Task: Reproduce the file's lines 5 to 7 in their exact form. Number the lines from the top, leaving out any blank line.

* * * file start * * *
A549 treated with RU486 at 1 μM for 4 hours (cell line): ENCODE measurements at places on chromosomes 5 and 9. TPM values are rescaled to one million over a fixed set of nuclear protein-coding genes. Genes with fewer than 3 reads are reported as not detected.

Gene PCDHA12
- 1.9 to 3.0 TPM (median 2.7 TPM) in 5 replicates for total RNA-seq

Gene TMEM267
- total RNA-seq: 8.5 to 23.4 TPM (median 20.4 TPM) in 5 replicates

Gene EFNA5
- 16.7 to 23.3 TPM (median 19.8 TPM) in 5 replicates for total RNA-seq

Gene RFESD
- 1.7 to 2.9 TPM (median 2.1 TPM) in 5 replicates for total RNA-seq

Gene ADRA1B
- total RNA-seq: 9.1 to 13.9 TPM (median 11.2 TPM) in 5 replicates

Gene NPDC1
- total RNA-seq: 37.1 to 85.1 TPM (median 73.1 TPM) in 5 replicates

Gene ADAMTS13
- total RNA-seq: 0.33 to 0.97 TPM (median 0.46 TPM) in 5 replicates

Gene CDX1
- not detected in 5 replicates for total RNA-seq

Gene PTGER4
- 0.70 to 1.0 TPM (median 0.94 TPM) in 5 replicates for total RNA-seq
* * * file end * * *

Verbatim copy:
- total RNA-seq: 8.5 to 23.4 TPM (median 20.4 TPM) in 5 replicates

Gene EFNA5
- 16.7 to 23.3 TPM (median 19.8 TPM) in 5 replicates for total RNA-seq